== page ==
Friday, 29 March 2013

Anderson Juveniles

The three Campbell future historians, Heinlein, Asimov and Blish, each wrote several juvenile sf novels:

Heinlein's Scribner Juveniles include what I call his "Juvenile Future History";

Asimov's Lucky Starr series, although internally inconsistent, shares some major features, extra-solar colonists and robots, with his future history;

Blish's five juvenile novels include one volume of his Cities In Flight future history and three "Haertel" novels, the latter comprising not a single linear sequence but several divergent narratives.

Poul Anderson, a later Campbell future historian and successor of Heinlein, excelled at writing future history series, among many other accomplishments, but did not follow suit with any series of juvenile novels. However, his complete works do include a few items for younger readers:

two short stories in his Technic Civilization future history;
one long story in his Time Patrol series;
I do not remember the title of a short story about a lunar rescue by a juvenile hero;
I have the idea that maybe Vault Of The Ages is a juvenile novel;
the Technic Civilization novel, The Game Of Empire, has a teenage heroine so that might count (although not necessarily).

Unlike his predecessors, Anderson did not emphasise juvenile fiction but he wrote it well, nevertheless.

3 comments:

  1. Vault of the Ages is a juvenile, and is up to a certain standard of competence, although I wouldn't call it Anderson's best by a long shot. It's set several centuries after a nuclear war; a country at a below-twentieth century level of science, technology, and organization faces a barbarian invasion. Meeting it requires cooperation between the country being invaded, the "Witches" living in the ruins of a city, and possessing some higher technology, and some elements of the barbarians. The book may have been more original when written than it would be now, or even by the 1970's when I read it.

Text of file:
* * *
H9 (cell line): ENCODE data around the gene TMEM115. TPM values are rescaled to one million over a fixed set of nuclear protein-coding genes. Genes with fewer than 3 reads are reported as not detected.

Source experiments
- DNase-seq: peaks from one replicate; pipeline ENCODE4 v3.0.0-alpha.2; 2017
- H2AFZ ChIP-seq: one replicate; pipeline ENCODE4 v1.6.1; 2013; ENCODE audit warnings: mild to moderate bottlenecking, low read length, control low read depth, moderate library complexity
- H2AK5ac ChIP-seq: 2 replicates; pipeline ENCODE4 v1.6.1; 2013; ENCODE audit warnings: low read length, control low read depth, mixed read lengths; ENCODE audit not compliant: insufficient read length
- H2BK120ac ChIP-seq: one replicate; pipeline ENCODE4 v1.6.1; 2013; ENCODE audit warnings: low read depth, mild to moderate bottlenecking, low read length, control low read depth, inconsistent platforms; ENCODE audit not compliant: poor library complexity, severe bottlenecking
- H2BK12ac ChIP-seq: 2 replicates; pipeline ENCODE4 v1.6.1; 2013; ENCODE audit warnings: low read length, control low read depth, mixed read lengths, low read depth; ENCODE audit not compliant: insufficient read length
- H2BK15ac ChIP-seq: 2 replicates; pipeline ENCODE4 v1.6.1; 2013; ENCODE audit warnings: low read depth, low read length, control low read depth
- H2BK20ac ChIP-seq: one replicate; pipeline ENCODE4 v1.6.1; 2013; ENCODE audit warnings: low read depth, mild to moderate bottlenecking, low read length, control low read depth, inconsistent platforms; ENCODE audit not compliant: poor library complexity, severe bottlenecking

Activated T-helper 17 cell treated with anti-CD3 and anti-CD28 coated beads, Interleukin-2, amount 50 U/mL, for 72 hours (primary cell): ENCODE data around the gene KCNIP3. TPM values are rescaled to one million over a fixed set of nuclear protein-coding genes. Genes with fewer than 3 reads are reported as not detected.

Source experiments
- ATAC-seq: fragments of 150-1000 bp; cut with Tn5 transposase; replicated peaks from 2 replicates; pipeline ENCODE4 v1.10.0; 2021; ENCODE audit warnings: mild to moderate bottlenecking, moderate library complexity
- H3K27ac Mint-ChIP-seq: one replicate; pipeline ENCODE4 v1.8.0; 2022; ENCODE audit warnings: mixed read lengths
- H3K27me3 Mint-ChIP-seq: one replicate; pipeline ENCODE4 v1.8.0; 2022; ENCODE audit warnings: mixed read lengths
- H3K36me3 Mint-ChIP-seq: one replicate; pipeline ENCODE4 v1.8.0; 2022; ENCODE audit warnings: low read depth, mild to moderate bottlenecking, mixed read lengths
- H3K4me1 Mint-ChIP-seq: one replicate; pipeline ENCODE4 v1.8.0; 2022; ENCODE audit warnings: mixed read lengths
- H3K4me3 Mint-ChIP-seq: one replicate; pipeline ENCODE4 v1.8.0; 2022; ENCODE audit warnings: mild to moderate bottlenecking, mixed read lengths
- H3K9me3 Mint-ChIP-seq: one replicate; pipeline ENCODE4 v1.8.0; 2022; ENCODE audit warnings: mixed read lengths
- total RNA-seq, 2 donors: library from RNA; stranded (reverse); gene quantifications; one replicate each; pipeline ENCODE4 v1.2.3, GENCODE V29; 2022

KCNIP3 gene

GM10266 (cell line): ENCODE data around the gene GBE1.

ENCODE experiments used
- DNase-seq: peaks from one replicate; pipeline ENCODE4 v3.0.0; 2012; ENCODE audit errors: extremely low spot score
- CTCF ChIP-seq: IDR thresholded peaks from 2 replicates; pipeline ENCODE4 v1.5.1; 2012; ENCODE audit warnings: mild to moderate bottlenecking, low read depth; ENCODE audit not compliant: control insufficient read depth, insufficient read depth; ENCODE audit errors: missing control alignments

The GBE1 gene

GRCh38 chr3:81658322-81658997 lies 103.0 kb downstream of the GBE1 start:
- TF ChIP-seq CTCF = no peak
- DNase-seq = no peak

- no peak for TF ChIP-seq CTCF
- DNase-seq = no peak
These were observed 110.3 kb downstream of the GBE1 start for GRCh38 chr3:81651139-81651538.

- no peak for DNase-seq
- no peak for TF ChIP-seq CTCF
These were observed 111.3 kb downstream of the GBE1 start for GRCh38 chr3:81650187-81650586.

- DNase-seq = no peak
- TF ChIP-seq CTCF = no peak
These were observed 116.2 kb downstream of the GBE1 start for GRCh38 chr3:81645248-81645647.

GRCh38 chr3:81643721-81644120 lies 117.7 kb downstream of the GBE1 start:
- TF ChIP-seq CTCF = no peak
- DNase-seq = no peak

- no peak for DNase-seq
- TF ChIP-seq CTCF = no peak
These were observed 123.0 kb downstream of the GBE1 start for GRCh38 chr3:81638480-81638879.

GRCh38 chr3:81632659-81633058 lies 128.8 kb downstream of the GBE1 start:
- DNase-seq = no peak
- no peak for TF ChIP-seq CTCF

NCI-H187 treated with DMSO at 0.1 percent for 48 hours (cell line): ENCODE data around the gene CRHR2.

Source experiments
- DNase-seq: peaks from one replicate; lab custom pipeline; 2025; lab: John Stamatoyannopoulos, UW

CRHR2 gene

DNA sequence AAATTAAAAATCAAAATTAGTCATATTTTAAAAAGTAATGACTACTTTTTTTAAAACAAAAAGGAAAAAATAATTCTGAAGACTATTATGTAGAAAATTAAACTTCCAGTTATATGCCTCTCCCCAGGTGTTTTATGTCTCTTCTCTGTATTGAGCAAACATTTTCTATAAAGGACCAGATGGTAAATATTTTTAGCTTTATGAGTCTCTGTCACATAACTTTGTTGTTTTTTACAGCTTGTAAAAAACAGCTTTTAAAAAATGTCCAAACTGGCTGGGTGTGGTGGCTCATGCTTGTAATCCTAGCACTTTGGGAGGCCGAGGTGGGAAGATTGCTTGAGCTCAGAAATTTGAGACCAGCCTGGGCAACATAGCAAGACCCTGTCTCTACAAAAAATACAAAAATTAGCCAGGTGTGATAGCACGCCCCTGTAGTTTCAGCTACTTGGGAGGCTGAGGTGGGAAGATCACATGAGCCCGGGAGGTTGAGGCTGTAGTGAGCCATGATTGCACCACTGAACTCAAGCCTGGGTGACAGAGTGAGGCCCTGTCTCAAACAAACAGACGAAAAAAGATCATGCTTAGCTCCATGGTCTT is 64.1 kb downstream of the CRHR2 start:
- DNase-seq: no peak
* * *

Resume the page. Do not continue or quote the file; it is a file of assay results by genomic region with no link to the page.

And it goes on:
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    1. Hi, "ndrosen":

      I agree, VAULT OF THE AGES is not among the very best of Anderson's books. But I did read it both times with pleasure. And I thought the concept of using a Time Vault to store information focusing on what a people gradually rising again from near utter disaster could use very interesting. That is, the Vault in the story stored information and models of technology people at a roughly AD 1400 level of technology could quickly learn how to use.

      And Anderson being the kind of man and writer that he was, he did not stop there. He had the founder of the Vault including as well much of the thought and wisdom of saints and philosophers of the past to help guide future generations in rebuilding civlization along reasonably decent lines.

      And I do agree we have seen more sophisticated examples of post nuclear holocaust novels (sometimes varied either by alien invasion or the Earth getting struck by a comet) since VAULT OF THE AGES was published. Two examples, both by Larry Niven and Jerry Pournelle, being LUCIFER'S HAMMER and FOOTFALL. Frank Herbert's ALAS, BABYLON also comes to mind.

      Some might wish to add Shute's ON THE BEACH, but since everyone eventually dies in that book, it hardly fits the topic being discussed.

      Sean

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  2. Hi, Paul!

    The only book length work of Anderson which I believe is properly a "juvenile" is VAULT OF AGES. And while THE GAME OF EMPIRE features Dominic Flandry's teenaged daughter Diana Crowfeather as the chief human character, I would not classify that book as a "juvenile."

    I do recall a few short stories such as "Wingless on Avalon" and "The Season of Forgiveness" as being probably meant for younger readers. But they can be read with just as much interest and pleasure by adults.

    And I'm sure that if I searched thru Poul Anderson's non series works more titles can be found which were written largely for younger readers.

    Sean M. Brooks

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